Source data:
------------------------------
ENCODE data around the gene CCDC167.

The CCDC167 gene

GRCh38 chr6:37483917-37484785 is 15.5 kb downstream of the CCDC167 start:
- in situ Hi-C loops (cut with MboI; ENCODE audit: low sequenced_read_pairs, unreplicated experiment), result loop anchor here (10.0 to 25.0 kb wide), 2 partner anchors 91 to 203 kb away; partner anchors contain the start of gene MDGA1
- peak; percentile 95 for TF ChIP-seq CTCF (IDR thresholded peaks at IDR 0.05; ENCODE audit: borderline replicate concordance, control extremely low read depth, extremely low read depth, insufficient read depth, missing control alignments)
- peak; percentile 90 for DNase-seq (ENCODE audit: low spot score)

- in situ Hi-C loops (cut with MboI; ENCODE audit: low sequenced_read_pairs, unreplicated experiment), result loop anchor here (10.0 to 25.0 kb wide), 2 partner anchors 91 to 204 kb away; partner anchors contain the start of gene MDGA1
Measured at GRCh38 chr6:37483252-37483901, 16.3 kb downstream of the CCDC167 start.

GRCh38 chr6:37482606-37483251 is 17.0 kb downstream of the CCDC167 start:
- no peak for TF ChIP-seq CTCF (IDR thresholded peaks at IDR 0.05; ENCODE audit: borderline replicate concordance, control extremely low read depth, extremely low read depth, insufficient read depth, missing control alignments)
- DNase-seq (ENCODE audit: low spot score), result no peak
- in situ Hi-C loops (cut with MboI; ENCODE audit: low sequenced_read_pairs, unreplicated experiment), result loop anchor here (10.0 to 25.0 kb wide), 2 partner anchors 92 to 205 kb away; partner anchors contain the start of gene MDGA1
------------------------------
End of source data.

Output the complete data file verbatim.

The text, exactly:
ENCODE data around the gene CCDC167.

The CCDC167 gene

GRCh38 chr6:37483917-37484785 is 15.5 kb downstream of the CCDC167 start:
- in situ Hi-C loops (cut with MboI; ENCODE audit: low sequenced_read_pairs, unreplicated experiment), result loop anchor here (10.0 to 25.0 kb wide), 2 partner anchors 91 to 203 kb away; partner anchors contain the start of gene MDGA1
- peak; percentile 95 for TF ChIP-seq CTCF (IDR thresholded peaks at IDR 0.05; ENCODE audit: borderline replicate concordance, control extremely low read depth, extremely low read depth, insufficient read depth, missing control alignments)
- peak; percentile 90 for DNase-seq (ENCODE audit: low spot score)

- in situ Hi-C loops (cut with MboI; ENCODE audit: low sequenced_read_pairs, unreplicated experiment), result loop anchor here (10.0 to 25.0 kb wide), 2 partner anchors 91 to 204 kb away; partner anchors contain the start of gene MDGA1
Measured at GRCh38 chr6:37483252-37483901, 16.3 kb downstream of the CCDC167 start.

GRCh38 chr6:37482606-37483251 is 17.0 kb downstream of the CCDC167 start:
- no peak for TF ChIP-seq CTCF (IDR thresholded peaks at IDR 0.05; ENCODE audit: borderline replicate concordance, control extremely low read depth, extremely low read depth, insufficient read depth, missing control alignments)
- DNase-seq (ENCODE audit: low spot score), result no peak
- in situ Hi-C loops (cut with MboI; ENCODE audit: low sequenced_read_pairs, unreplicated experiment), result loop anchor here (10.0 to 25.0 kb wide), 2 partner anchors 92 to 205 kb away; partner anchors contain the start of gene MDGA1